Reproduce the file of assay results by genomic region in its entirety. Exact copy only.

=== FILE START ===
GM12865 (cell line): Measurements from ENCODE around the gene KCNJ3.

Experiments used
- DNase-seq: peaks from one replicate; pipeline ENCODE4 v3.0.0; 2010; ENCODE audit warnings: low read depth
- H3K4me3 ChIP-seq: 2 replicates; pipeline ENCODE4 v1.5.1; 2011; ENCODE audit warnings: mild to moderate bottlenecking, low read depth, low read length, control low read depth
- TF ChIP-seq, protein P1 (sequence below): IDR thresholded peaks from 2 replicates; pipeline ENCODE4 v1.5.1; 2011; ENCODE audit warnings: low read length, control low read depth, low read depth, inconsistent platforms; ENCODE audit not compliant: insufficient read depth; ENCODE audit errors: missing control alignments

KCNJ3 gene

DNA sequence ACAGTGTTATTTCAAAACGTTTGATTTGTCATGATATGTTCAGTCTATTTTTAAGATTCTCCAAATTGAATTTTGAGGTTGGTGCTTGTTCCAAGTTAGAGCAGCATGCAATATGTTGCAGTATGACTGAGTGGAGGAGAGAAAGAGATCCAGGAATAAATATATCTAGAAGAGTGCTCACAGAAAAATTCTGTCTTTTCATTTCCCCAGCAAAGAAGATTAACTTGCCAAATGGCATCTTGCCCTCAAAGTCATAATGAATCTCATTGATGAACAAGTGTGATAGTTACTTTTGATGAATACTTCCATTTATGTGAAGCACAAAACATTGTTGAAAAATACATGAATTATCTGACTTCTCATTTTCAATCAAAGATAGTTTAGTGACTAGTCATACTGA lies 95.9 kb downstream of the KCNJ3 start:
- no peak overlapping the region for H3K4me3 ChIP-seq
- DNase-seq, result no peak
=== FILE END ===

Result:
GM12865 (cell line): Measurements from ENCODE around the gene KCNJ3.

Experiments used
- DNase-seq: peaks from one replicate; pipeline ENCODE4 v3.0.0; 2010; ENCODE audit warnings: low read depth
- H3K4me3 ChIP-seq: 2 replicates; pipeline ENCODE4 v1.5.1; 2011; ENCODE audit warnings: mild to moderate bottlenecking, low read depth, low read length, control low read depth
- TF ChIP-seq, protein P1 (sequence below): IDR thresholded peaks from 2 replicates; pipeline ENCODE4 v1.5.1; 2011; ENCODE audit warnings: low read length, control low read depth, low read depth, inconsistent platforms; ENCODE audit not compliant: insufficient read depth; ENCODE audit errors: missing control alignments

KCNJ3 gene

DNA sequence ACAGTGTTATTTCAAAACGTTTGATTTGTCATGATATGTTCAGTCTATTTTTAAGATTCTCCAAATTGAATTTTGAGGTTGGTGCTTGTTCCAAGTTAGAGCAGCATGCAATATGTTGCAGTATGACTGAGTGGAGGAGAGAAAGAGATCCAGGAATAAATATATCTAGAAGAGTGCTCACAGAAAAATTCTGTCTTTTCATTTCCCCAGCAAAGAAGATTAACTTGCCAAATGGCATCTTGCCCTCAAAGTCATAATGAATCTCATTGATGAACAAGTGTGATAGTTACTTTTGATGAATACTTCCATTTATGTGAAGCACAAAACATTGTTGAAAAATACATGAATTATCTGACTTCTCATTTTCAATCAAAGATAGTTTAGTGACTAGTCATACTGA lies 95.9 kb downstream of the KCNJ3 start:
- no peak overlapping the region for H3K4me3 ChIP-seq
- DNase-seq, result no peak